above book (but adequate for proving the two events that follow it in the
above book).
(defun plus-identity-2-metafn (term mfc state) (declare (xargs :stobjs state :verify-guards nil)) (case-match term (('binary-+ ('bar &) y) (cond ((equal (meta-extract-formula 'bar-posp state) '(POSP (BAR U))) (if (ts= (mfc-ts y mfc state :forcep nil) *ts-character*) (cadr term) term)) (t term))) (& term)))This metafunction returns its input term unchanged except in the case that the term is of the form

`(binary-+ (bar x) y)`

and the following two
conditions are met, in which case it returns `(bar x)`

.
(1) (equal (meta-extract-formula 'bar-posp state) '(POSP (BAR U))) (2) (ts= (mfc-ts y mfc state :forcep nil) *ts-character*)So suppose that term is

`(list 'binary-+ (list 'bar x) y)`

. We show how
the meta-extract hypotheses together with (1) and (2) imply that the
conclusion of the above `:meta`

rule holds. Here is that conclusion after
a bit of simplification.
(equal (nthmeta-ev (list 'binary-+ (list 'bar x) y) a) (nthmeta-ev (list 'bar x) a))This equality simplifies as follows using the evaluator properties of

`nthmeta-ev`

.
(equal (binary-+ (bar (nthmeta-ev x a)) (nthmeta-ev y a)) (bar (nthmeta-ev x a)))Since a positive number plus a character is that number, it clearly suffices to show:

(A) (posp (bar (nthmeta-ev x a))) (B) (characterp (nthmeta-ev y a))It remains then to show that these follow from (1) and (2) together with the meta-extract hypotheses.

First consider (A). We show that it is just a simplification of the first meta-extract hypothesis.

(nthmeta-ev (meta-extract-global-fact '(:formula bar-posp) state) (list (cons 'u (nthmeta-ev (cadr (cadr term)) a)))) = {by our assumption that term is (list 'binary-+ (list 'bar x) y)} (nthmeta-ev (meta-extract-global-fact '(:formula bar-posp) state) (list (cons 'u (nthmeta-ev x a)))) = {by definition of meta-extract-global-fact, as discussed later} (nthmeta-ev (meta-extract-formula 'bar-posp state) (list (cons 'u (nthmeta-ev x a)))) = {by (1)} (nthmeta-ev '(posp (bar u)) (list (cons 'u (nthmeta-ev x a)))) = {by evaluator properties of nthmeta-ev} (posp (bar (nthmeta-ev x a)))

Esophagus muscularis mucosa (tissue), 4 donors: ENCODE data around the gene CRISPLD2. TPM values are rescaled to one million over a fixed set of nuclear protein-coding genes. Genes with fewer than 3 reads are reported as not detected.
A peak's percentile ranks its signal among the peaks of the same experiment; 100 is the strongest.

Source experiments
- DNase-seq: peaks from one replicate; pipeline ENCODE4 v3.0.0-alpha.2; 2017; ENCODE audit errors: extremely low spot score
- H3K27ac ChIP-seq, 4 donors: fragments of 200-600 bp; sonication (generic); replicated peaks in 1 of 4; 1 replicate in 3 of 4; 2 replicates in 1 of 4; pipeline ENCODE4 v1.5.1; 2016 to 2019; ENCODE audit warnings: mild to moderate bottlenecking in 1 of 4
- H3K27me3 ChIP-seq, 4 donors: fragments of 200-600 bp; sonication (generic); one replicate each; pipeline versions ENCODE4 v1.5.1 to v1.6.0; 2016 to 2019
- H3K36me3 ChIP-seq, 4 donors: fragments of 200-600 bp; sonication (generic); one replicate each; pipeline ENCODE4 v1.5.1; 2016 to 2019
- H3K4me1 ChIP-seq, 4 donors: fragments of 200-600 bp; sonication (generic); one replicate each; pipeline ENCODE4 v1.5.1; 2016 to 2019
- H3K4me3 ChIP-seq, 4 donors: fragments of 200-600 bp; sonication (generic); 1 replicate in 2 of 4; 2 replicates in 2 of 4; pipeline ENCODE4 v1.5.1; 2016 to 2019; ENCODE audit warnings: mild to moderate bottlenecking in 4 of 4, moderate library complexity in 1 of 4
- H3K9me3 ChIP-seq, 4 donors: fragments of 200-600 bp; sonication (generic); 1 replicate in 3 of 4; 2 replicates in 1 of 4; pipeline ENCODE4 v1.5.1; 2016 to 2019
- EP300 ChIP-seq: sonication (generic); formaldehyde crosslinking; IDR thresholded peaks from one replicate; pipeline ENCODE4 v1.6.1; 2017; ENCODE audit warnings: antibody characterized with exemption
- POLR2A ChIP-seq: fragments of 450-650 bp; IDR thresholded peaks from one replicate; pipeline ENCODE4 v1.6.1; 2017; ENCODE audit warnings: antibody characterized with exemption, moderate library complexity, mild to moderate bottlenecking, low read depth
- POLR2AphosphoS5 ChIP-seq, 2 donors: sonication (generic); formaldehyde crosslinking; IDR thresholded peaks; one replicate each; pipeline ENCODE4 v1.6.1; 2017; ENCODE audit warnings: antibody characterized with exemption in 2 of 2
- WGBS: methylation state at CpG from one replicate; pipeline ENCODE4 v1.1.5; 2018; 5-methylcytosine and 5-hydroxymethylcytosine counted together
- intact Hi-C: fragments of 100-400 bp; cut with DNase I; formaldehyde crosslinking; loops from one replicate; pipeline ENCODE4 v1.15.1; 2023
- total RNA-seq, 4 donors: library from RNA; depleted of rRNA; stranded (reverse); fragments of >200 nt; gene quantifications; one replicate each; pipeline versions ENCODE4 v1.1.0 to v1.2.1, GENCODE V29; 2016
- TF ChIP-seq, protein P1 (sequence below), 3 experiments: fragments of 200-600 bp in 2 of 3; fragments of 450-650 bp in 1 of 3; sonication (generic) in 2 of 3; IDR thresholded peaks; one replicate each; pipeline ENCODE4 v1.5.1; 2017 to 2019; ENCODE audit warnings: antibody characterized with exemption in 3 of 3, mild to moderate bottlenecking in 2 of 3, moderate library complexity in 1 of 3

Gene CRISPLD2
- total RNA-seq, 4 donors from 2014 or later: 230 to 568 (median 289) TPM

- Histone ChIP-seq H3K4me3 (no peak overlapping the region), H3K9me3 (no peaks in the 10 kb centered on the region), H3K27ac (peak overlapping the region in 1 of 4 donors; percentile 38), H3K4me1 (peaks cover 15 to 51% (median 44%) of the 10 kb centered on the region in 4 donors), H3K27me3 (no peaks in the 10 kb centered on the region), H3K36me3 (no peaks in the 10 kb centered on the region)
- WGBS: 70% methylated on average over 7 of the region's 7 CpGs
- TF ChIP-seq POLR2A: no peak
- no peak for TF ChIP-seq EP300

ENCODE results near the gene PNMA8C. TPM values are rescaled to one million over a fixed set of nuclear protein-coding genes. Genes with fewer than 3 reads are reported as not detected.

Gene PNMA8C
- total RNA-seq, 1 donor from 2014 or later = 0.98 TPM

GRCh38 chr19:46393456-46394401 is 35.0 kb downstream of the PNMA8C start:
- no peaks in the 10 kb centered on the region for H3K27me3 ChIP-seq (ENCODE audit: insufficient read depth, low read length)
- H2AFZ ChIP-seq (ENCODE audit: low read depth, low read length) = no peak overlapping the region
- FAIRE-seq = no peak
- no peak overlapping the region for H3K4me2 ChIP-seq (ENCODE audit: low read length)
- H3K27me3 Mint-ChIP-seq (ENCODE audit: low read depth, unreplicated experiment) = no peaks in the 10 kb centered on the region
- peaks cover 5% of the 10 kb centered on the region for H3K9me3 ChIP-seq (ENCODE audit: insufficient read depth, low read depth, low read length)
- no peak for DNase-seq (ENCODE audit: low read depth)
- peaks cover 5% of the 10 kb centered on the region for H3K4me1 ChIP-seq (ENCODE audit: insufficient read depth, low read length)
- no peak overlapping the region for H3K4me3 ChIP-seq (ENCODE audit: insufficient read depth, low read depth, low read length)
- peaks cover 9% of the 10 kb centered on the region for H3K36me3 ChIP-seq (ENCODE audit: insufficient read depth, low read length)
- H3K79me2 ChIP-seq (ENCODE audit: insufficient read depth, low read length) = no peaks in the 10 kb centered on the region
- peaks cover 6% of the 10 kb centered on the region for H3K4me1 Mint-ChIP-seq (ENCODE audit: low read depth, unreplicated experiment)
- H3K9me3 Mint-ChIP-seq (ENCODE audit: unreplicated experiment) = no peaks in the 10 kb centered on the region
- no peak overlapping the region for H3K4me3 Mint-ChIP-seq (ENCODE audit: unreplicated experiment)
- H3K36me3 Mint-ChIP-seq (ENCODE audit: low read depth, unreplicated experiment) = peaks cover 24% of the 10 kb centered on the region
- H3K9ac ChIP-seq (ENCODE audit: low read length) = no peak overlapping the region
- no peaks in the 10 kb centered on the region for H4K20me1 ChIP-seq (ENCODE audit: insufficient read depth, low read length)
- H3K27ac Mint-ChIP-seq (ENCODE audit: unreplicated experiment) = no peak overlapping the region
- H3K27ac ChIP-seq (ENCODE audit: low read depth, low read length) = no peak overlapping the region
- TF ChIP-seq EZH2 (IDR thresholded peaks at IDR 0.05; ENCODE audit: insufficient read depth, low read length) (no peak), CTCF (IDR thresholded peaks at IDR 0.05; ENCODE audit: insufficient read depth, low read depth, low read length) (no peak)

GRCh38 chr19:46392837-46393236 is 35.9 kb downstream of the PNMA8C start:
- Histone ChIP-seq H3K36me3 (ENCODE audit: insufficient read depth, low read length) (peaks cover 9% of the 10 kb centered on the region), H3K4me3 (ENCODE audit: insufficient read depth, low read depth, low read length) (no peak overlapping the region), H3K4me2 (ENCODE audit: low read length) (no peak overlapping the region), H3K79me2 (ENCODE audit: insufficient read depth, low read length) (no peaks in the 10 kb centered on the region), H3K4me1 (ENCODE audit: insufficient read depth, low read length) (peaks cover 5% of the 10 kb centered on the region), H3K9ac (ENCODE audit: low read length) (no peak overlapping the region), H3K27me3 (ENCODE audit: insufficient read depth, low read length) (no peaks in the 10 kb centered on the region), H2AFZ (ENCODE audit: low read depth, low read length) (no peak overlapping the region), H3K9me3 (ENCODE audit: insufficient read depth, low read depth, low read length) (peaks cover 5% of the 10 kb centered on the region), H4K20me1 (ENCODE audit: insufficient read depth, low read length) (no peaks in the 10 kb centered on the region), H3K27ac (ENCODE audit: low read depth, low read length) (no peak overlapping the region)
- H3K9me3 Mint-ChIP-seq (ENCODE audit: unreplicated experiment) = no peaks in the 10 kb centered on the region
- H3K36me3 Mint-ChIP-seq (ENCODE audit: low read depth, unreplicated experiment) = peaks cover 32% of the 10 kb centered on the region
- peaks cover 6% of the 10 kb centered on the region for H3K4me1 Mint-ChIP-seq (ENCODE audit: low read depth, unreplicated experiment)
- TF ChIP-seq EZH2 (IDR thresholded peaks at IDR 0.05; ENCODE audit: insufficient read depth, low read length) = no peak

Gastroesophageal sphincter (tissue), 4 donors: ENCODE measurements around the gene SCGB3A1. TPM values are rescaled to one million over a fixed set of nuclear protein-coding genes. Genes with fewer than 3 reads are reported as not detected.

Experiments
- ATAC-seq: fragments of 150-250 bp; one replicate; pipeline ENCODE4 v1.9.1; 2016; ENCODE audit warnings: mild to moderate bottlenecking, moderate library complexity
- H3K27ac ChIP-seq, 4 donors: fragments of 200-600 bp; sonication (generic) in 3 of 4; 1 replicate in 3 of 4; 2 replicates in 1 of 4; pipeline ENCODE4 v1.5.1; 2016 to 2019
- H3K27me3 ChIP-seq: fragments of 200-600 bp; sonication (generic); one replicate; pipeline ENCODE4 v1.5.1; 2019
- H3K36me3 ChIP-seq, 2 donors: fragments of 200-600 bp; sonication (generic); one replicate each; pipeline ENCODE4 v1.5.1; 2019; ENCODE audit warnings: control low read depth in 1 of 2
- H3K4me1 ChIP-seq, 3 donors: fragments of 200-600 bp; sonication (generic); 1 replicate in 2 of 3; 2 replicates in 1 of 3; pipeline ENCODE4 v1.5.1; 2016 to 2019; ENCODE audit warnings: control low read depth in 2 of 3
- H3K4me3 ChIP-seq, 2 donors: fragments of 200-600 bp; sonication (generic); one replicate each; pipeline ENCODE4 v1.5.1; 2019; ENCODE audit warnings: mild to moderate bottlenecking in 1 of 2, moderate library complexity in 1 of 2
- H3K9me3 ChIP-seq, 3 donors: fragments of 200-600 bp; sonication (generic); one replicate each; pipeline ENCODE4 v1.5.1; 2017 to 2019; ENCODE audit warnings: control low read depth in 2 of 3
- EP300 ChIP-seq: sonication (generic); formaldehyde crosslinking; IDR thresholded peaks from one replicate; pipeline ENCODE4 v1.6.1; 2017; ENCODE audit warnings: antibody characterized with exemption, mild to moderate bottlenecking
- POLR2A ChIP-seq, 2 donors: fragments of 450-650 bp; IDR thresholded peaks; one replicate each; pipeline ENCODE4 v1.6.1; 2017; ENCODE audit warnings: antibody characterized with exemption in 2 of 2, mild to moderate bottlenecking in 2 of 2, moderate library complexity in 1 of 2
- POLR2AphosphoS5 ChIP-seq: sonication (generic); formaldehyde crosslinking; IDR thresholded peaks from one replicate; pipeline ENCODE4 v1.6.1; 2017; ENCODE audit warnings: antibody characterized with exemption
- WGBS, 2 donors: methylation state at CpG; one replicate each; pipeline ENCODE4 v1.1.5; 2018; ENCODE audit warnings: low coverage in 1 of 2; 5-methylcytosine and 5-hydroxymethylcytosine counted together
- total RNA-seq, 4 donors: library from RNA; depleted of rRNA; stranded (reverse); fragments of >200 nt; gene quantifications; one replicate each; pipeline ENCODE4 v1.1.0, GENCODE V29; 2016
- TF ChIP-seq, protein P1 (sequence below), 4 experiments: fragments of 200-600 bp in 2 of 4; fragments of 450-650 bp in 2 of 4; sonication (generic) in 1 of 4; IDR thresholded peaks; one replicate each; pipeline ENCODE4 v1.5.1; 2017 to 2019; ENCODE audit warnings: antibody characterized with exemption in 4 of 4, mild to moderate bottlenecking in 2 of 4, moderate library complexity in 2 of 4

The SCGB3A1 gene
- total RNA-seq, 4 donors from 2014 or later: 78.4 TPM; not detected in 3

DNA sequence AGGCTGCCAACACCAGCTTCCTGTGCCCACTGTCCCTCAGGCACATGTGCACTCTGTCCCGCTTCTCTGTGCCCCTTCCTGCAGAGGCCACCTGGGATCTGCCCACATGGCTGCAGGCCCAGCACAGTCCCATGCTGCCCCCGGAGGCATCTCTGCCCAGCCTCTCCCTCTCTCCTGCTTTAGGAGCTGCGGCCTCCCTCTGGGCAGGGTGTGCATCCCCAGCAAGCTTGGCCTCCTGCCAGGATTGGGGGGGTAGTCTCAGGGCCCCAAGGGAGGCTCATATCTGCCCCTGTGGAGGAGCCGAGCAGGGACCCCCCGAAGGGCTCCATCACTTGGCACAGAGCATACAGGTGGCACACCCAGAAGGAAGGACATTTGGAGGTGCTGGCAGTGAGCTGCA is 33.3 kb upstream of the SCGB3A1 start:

Now consider (B). We show that it is just a simplification of the second meta-extract hypothesis.

(nthmeta-ev (meta-extract-contextual-fact `(:typeset ,(caddr term)) mfc state) a) = {by our assumption that term is (list 'binary-+ (list 'bar x) y)} (nthmeta-ev (meta-extract-contextual-fact (list ':typeset y) mfc state) a) = {by definition of meta-extract-contextual-fact, as discussed later} (nthmeta-ev (list 'typespec-check (list 'quote (mfc-ts y mfc state :forcep nil)) y) a) = {by (2)} (nthmeta-ev (list 'typespec-check (list 'quote *ts-character*) y) a) = {by evaluator properties of nthmeta-ev} (typespec-check *ts-character* (nthmeta-ev y a)) = {by definition of typespec-check} (characterp (nthmeta-ev y a))

Note the use of `:forcep nil`

above. All of the `mfc-xx`

functions take
a keyword argument `:forcep`

. Calls of `mfc-xx`

functions made on behalf
of `meta-extract-contextual-fact`

always use `:forcep nil`

, so in order
to reason about these calls in your own metafunctions, you will want to use
`:forcep nil`

. We have contemplated adding a utility like
`meta-extract-contextual-fact`

that allows forcing but returns a tag-tree
(see ttree), and may do so if there is demand for it.

Finally, we document what is provided logically by calls of
`meta-extract-global-fact`

and `meta-extract-contextual-fact`

. Of
course, you are invited to look at the definitions of these function in the
ACL2 source code, or by using `:`

`pe`

. Note that both of these
functions are non-executable (each of their bodies is inside a call of
`non-exec`

); their purpose is purely logical, not for execution. The
functions return `*t*`

, i.e., `(quote t)`

, in cases that they provide no
information.

First we consider the value of `(meta-extract-global-fact obj state)`

for
various values of `obj`

. When we refer below to concepts like ``body'' and
``evaluation'', we refer to these with respect to the logical world of the
input `state`

.

Case

`obj`

=`(list :formula FN)`

:

The value reduces to the value of`(meta-extract-formula FN state)`

, which returns the ``formula'' of`FN`

in the following sense. If`FN`

is a function symbol with formals`(X1 ... Xk)`

, then the formula is the constraint on`FN`

if`FN`

is constrained or introduced by`defchoose`

, and otherwise is`(equal (FN X1 ... Xk) BODY)`

, where`BODY`